Daisey Kates Hearing & Probation Violations
The basic objective of probation is to provide a vehicle for the rehabilitation without incarceration. While on probation an individual is subject to drug testing, regular appointments with their probation officer, status hearings before the sentencing judge who ordered the probation and any other
OverviewA judge has a great deal of discretion during a probation violation hearing and so it is very important for a defense attorney to make a persuasive argument if a client is faced with a possible revocation of his or her probation. In most situations one faces probation revocation due to an arrest, positive drug test, or a failure to comply with Court orders such as making restitution for property damage. Arrests and/or positive drug tests are considered direct violations because they involve the commission of crimes during probation which is obviously not permitted. While an arrest for an alleged criminal offense is not a conviction, Pennsylvania, similar to many states and the Federal Courts, permits a prosecutor to make a motion to the Court for the revocation of an individual's probation based on the arrest alone.
Daisey KatesIn Pennsylvania, the lead case which is often cited in these prosecution motions is Commonwealth v. Daisey Kates. This case is based on the proposition that there is no statutory restriction preventing a Court from proceeding with a probation revocation hearing prior to a trial on criminal charges which form the basis for the alleged probation violation. Pennsylvania, like many jurisdictions, permits these proceedings because the issues pertaining to probation revocation and the standard of proof (beyond a reasonable doubt) at trial are not identical. Further, courts have found that individuals subject to these types of hearings are not deprived of their Due Process rights under the United States Constitution.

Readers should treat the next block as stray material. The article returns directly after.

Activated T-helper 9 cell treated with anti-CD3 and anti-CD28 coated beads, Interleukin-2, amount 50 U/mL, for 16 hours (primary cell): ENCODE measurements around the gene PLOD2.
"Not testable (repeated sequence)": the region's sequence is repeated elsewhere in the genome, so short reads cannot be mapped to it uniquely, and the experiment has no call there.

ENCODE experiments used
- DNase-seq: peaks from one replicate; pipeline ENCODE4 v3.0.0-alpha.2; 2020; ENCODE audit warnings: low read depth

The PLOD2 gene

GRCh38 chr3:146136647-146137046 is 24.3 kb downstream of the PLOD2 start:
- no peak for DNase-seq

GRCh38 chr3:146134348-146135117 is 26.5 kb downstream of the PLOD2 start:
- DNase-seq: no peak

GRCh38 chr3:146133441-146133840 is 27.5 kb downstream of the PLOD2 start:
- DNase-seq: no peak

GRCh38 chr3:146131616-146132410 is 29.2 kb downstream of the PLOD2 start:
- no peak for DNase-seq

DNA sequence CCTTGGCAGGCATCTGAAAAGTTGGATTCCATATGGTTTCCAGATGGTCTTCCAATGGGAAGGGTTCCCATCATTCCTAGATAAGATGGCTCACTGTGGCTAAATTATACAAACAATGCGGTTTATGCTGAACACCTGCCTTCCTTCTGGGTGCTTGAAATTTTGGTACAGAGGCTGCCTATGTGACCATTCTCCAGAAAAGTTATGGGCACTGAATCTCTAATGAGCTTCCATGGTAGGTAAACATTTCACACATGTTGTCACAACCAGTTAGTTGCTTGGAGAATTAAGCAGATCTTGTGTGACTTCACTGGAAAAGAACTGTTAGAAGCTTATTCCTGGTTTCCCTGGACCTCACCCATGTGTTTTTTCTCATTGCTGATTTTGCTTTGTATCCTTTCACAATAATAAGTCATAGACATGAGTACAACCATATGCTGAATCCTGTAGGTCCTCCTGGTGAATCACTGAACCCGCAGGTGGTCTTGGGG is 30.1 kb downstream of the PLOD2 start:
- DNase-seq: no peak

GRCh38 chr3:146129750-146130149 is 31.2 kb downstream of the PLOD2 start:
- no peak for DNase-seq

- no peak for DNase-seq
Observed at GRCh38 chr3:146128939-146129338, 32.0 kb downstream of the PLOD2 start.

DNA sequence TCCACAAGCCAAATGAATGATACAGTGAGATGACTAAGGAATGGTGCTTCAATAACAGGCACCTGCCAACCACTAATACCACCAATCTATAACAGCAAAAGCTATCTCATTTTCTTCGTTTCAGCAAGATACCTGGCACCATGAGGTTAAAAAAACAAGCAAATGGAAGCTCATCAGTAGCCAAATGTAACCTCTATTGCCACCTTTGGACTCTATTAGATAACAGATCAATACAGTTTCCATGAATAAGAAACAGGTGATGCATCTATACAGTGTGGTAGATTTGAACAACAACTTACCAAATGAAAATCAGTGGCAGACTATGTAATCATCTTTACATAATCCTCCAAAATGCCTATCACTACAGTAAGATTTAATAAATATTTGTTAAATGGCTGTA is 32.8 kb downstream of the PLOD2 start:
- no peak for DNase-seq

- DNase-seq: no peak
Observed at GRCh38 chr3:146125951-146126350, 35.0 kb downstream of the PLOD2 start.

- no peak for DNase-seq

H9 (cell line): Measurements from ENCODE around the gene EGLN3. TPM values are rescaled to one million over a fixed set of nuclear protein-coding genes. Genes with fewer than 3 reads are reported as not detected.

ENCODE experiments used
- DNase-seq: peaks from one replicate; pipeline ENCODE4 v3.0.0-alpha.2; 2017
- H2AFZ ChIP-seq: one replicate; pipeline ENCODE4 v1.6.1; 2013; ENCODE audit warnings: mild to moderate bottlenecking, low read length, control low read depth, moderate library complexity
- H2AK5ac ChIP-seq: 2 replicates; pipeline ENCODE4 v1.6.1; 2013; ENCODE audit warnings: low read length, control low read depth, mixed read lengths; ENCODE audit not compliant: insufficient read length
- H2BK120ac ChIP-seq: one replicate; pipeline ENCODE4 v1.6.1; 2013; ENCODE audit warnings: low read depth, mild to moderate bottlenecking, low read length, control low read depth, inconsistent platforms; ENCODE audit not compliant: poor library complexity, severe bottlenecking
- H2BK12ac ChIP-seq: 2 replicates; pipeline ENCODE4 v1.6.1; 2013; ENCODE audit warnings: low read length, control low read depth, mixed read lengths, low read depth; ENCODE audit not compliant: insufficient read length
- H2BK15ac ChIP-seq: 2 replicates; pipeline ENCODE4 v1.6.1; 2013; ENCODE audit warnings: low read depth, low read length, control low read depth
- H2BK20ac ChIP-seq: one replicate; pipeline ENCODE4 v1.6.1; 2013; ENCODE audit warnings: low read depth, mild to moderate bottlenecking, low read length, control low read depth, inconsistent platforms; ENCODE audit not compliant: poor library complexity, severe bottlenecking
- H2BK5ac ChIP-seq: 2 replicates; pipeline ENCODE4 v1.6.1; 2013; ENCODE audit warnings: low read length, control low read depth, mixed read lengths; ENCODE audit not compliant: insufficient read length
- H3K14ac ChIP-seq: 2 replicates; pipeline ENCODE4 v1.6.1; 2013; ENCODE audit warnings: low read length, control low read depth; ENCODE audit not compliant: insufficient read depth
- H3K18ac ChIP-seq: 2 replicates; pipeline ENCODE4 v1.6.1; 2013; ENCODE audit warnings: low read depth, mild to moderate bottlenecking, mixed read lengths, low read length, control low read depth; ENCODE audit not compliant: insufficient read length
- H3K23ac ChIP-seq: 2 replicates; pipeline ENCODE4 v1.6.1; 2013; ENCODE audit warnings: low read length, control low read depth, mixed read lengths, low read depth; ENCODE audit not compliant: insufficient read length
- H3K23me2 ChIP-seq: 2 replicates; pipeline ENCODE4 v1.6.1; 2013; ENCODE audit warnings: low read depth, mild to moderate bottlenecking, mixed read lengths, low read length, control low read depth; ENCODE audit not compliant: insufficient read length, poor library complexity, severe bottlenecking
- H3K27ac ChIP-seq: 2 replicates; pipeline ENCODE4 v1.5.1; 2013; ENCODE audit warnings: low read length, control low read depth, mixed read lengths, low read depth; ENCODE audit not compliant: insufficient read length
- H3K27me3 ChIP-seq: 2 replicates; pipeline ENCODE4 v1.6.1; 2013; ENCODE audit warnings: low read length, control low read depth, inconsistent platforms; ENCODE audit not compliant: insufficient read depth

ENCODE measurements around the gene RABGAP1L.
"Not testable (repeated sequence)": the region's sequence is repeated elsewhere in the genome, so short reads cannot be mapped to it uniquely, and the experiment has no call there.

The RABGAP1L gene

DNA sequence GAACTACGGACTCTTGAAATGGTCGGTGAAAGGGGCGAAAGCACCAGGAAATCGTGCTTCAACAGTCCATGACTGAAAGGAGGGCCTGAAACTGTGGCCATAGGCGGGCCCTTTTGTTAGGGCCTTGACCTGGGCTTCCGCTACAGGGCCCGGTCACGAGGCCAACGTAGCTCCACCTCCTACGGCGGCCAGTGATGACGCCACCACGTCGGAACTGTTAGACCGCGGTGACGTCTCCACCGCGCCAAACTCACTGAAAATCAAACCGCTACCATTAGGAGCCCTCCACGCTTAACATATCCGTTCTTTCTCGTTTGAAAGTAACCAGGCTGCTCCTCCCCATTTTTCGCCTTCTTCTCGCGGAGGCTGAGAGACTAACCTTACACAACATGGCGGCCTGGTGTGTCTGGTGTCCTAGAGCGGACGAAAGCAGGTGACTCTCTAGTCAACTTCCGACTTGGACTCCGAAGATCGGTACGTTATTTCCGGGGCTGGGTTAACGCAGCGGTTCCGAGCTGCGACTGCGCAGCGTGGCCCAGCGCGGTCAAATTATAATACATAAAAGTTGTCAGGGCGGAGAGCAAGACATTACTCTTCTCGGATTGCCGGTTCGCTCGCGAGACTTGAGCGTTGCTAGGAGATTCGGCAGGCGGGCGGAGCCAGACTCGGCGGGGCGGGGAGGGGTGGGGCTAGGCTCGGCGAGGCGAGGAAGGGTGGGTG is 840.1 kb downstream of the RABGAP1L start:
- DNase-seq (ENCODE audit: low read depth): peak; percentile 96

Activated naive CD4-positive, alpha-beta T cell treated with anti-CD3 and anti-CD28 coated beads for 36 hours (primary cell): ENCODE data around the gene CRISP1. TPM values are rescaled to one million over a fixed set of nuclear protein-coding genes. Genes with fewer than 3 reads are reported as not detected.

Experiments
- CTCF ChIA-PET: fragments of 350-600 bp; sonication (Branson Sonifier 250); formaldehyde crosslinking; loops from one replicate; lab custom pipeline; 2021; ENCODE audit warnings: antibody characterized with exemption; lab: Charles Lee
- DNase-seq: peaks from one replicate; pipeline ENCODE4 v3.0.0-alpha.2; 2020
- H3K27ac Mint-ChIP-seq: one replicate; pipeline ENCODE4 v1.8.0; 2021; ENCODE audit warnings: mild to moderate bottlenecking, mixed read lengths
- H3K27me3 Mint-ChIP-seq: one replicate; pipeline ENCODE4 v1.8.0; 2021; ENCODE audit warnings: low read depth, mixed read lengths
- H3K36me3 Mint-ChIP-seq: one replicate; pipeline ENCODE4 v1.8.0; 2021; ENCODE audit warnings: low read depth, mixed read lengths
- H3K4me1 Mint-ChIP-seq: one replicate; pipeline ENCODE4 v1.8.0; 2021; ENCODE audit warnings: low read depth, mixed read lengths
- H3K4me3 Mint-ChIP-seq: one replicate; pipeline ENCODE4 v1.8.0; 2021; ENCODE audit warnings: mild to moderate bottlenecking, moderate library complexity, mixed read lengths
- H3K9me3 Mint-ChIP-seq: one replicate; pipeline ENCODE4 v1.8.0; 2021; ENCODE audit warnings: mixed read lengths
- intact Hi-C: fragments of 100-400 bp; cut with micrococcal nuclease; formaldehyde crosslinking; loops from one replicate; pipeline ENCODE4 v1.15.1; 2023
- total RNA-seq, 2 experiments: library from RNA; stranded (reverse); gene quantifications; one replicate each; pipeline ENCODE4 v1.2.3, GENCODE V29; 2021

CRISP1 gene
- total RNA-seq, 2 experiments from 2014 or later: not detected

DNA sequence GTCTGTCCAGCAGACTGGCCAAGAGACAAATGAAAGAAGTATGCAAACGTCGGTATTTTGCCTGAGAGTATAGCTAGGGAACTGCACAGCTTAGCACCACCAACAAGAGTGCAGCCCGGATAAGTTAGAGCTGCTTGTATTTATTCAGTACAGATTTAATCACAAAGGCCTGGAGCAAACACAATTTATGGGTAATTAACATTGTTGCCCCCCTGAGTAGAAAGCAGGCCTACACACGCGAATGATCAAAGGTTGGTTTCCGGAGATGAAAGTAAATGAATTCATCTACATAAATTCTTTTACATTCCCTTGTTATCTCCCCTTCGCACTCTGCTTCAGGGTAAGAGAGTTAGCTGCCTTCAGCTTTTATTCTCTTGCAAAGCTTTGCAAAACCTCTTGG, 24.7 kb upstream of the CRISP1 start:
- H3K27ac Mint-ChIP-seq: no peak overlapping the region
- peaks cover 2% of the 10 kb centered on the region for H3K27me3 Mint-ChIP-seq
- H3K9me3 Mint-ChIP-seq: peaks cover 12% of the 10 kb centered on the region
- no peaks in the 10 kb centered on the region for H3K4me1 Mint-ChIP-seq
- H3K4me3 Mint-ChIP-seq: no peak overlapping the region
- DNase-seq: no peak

ConclusionThis legal procedure is obviously very difficult for many clients as well as defense attorneys. It's important, however, that if you are faced with a violation of probation that you and your attorney discuss possible strategies to avoid revocation based on the arrest alone. Your attorney's argument must address not only the underlying violation but distinguish the prosecution's constitutional argument so that a judge can assess whether a revocation is appropriate. If your attorney fails to address these issues, you face serious consequences and most likely jail.